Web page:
museum-of-the-city-of-new-york.jpgNew York, N.Y. - Among the New York City's major museums, there is only one with the words "New," "York," and "City" in its name, and this is precisely what gives the Museum of the City of New York (1220 Fifth Avenue; http://www.mcny.org/ ) its unique mandate: to explore the past, present, and future of this fascinating and particular place and to celebrate its heritage of diversity, opportunity, and perpetual transformation. A variety of exhibitions, public programs, and publications all investigate what gives New York City its singular character. Check out their great upcoming events: The Speakeasy at 1220 Fifth Avenue WEDNESDAYS NIGHTS JUNE 30 - AUGUST 18, 2010 6:00 - 9:00 PM The Museum of the City of New York presents The Speakeasy at 1220 Fifth Avenue on Wednesday nights, 6 - 9 p.m. in July & August. Enjoy cocktails on the Fifth Avenue terrace and a special installation on the fictional 1920s character "Flapper Jane." Visitors will be treated to tours of current exhibitions, live music, DJs, an antique car show, and other special events throughout the summer. For a detailed schedule of events featured during The Speakeasy at 1220 Fifth Avenue, visit www.mcny.org. Admission includes one FREE drink and access to the Museum's first- and second-floor galleries. Tickets sold online and at the door. Rain or shine! Museum Members: $10 • Non-Members: $15 SATURDAY • JULY 17 • 1:00 PM Cars, Culture, and the City: Gallery Tour Join co-curator Donald Albrecht for a tour of the first exhibition to explore New York City's century-long relationship with the car: Cars, Culture, and the City. Discover how the city accommodated the car by building massive bridges, tunnels, and parkways, while, as the nation's media center, New York presented the world's fairs and held the auto shows that manufactured the magic of American car culture. Free with Museum admission. SUNDAY • JULY 25 • 1:00 PM Samurai in New York: Gallery Tour Join Project Director Kathleen Benson and Yasuko Tsuchikane of The School of Art and Design History and Theory at New School University for an overview of the exhibition with a special focus on the late 19th century Japanese wood block prints that enrich it. Free with Museum admission. MONDAY • JULY 26 • 6:30 PM Play Ball: The 80th Anniversary of the First Negro League Game at Yankee Stadium On July 5, 1930, the first Negro League baseball game was played at Yankee Stadium, ushering in a new era in American professional sports. In addition to its historical importance, the game was also a benefit for the Brotherhood of Sleeping Car Porters, the first African-American labor organization to receive a charter from the American Federation of Labor. Join Negro League players Bob Scott and Jim Robinson, Dr. Lawrence Hogan, professor and author of Shades of Glory: The Negro Leagues and the Story of African-American Baseball (National Geographic, 2006), and baseball historian John Thorn for a conversation about the game, the times, and what the anniversary tells us about how America has, and hasn't, changed in the last 80 years. Reservations required. $6, Museum members; $12, non-members; $8, seniors and students. TUESDAY • JULY 27 • 6:30 PM Collecting Decorative Arts: A Conversation with Maryalice Huggins and James Tottis Join the Museum of the City of New York for the opening of its newly refurbished gallery of New York furniture with several distinguished experts. Maryalice Huggins, renowned furniture restorer, will discuss her new book, Aesop's Mirror: A Love Story, with independent curator James Tottis, who led the restoration of the gallery, in a conversation focusing on connoisseurship and what decorative arts can tell us about New York City history. A reception to view the restored gallery will follow the program. Reservations required. $6, Museum members; $12, Non-members; $8, Seniors and students. THURSDAY • JULY 29 • 6:30 PM The Bungalows of Rockaway: Film Screening The New York City premiere of The Bungalows of Rockaway, a documentary that takes a modest subject -- the small, affordable bungalows that once covered the Rockaway peninsula -- and reveals larger themes of this singular story: working class leisure, public access to the ocean, community, and architectural preservation. A popular summer resort once existed along the Rockaway shore, the traces now found in the remaining bungalows and long boardwalk. Bungalow residents past and present are featured, along with narrator Estelle Parsons, historians, and city officials. Tracking the bungalow lifeline from 1905 to the present, the film incorporates gorgeous archival imagery with recent footage and interviews, to produce an enlightening and entertaining look at unsung chapter of New York history. Reservations required. $6, Museum members; $12, Non-members; $8, Seniors and students. TUESDAY • AUGUST 3 • 6:30 PM Gay Rights in the 1960s and Today In June of 1969, the Stonewall Riots, a six-day series of protests, demonstrations, and confrontations between the city's gay community and the police, sparked a new phase in the civil rights movement. Almost all of the most critical events that redefined the movement for gay equality, including Stonewall and the birth of Gay Liberation, occurred during the Lindsay administration. Join historian David Carter, author of Stonewall: The Riots that Sparked the Gay Revolution, as he moderates a discussion with key figures in the gay rights movements of the Lindsay era and today. Featuring Dick Leitsch, President of the New York Mattachine Society, and Rich Wandel of the Gay Activists Alliance. Presented in conjunction with the exhibition America's Mayor: John V. Lindsay and the Reinvention of New York. This Mark E. Ouderkirk Memorial Program exploring lesbian, gay, bisexual, and transgender culture and history is generously supported by The Ted Snowdon Foundation. Reservations required. $6, Museum members; $12, Non-members; $8, Seniors and students. THURSDAY • AUGUST 5 • 6:30 PM The Future of the Car in the City New York's streets are contested space, with pedestrians, bicyclists, cars, buses, and trucks all jockeying for room. Although New Yorkers have one of the lowest rates of vehicle ownership, the negative impacts of cars-pollution, declining street safety, and congestion-are becoming increasingly clear and demand thoughtful solutions. What strategies will keep things moving-car-free "eco-zones," congestion pricing, peak metering, or others-in light of increased pressures on the streetscape? Join panelists Vishaan Chakrabarti, Marc Holliday Professor of Real Estate and Director of the Real Estate Development program in the Graduate School of Architecture, Planning, and Preservation at Columbia University, Shin-pei Tsay, Deputy Director of Transportation Alternatives, and others for a discussion on the future of the car in New York. Presented in conjunction with the exhibition Cars, Culture, and the City. Reservations required. $6, Museum members; $12, Non-members; $8, Seniors and students. THURSDAY • AUGUST 19 • 6:30 PM The Strike That Changed New York: Ocean Hill-Brownsville, the Politics of Education, & Race Relations in New York City In the fall of 1968, the United Federation of Teachers went on strike to protest the experiment in community controlled schools then underway in the city and centered in the Ocean Hill-Brownsville district. Schools were closed for months and the politics of race in New York were permanently and profoundly restructured. Clarence Taylor, professor and author of Knocking At Our Own Door: Milton A. Galamison and the Struggle to Integrate New York City Schools, and Jerald Podair, professor and author of The Strike That Changed New York: Blacks, Whites, and the Ocean Hill-Brownsville Crisis, will discuss the crisis and its aftermath with the Reverend Herbert Oliver, Chairman of the Ocean Hill-Brownsville local school board, and other participants from both sides of the struggle. Presented in conjunction with the exhibition America's Mayor: John V. Lindsay and the Reinvention of New York. Reservations required. $6, Museum members; $12, Non-members; $8, Seniors and students. TUESDAY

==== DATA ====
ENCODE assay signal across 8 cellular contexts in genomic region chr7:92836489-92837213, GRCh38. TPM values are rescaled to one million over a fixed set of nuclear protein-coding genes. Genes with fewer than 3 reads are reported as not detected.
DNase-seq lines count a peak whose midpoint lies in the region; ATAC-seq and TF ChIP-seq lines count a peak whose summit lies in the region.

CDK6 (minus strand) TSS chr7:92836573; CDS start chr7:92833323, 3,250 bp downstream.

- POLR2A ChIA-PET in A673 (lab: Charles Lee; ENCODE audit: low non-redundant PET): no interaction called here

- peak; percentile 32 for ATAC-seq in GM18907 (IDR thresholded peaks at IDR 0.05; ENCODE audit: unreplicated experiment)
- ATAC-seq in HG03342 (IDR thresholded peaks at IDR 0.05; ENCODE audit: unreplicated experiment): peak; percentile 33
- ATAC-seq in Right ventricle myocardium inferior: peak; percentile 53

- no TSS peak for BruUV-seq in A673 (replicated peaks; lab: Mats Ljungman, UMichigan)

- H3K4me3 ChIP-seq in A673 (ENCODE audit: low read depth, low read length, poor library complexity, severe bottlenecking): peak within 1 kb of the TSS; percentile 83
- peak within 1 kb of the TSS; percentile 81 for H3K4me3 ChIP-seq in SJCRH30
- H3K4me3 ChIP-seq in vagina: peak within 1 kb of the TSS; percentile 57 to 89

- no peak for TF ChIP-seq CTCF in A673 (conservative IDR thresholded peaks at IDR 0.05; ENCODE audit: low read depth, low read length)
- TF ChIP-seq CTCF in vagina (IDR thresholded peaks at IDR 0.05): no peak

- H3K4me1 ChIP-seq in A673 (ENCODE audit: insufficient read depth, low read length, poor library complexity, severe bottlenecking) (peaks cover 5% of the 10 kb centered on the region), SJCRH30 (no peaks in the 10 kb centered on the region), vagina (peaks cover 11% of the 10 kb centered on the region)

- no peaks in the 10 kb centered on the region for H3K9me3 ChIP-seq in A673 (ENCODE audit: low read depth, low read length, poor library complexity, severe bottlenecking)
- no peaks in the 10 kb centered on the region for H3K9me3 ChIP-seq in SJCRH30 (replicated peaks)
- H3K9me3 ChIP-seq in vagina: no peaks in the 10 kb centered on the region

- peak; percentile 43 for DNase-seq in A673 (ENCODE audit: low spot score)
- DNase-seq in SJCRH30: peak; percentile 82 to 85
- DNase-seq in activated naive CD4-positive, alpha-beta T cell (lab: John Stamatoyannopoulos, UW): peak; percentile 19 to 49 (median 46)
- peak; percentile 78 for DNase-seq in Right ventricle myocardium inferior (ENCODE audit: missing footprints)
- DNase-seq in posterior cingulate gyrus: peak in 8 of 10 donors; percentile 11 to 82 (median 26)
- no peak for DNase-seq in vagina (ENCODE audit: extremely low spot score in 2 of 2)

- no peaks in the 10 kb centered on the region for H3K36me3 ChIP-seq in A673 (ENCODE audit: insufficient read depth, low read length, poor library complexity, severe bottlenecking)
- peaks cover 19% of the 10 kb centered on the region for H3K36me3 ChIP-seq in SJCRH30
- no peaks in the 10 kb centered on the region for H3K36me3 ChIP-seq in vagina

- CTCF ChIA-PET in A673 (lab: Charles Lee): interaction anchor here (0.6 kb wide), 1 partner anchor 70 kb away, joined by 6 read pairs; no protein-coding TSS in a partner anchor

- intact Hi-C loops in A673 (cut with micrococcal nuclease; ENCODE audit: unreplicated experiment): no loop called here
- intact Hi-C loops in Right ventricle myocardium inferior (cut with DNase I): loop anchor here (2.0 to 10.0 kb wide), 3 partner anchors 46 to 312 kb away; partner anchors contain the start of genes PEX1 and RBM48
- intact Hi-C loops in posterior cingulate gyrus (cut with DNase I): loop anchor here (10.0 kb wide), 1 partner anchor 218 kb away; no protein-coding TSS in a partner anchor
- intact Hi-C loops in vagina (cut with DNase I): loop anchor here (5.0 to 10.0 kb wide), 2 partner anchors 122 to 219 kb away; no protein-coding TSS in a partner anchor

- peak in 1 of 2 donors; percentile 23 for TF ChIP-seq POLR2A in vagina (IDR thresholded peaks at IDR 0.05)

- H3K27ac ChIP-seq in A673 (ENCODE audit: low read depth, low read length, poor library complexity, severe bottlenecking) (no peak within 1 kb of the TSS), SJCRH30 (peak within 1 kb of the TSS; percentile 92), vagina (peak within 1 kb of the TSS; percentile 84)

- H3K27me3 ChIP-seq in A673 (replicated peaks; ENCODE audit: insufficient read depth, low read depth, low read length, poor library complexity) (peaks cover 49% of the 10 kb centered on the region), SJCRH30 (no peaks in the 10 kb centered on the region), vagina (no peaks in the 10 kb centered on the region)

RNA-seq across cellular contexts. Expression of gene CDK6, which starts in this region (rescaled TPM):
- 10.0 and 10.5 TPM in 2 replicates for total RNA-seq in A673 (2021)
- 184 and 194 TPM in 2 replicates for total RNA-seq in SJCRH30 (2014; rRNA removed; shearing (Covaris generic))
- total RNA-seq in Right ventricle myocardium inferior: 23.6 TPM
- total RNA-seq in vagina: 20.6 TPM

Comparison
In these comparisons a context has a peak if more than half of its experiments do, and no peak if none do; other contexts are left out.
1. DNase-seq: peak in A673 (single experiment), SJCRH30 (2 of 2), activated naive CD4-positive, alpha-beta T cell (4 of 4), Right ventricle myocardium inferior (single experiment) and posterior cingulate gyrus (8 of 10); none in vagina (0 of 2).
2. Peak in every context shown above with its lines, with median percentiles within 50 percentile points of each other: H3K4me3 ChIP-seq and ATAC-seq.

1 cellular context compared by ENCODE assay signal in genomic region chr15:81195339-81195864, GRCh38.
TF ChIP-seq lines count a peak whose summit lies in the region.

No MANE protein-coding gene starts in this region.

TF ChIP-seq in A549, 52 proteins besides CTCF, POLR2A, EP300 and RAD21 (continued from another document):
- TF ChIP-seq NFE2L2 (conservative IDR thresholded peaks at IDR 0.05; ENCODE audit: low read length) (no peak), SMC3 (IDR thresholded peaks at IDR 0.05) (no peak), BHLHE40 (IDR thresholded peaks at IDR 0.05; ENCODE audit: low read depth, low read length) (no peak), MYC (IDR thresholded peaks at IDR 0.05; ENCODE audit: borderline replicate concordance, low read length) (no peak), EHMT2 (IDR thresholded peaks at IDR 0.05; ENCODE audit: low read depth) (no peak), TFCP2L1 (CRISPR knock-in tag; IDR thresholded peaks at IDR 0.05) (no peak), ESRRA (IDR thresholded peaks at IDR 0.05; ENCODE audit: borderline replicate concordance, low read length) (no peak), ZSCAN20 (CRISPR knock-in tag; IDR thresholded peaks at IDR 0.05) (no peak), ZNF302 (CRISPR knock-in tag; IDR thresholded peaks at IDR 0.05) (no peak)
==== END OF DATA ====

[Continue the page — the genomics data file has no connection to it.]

• AUGUST 24 6:30 PM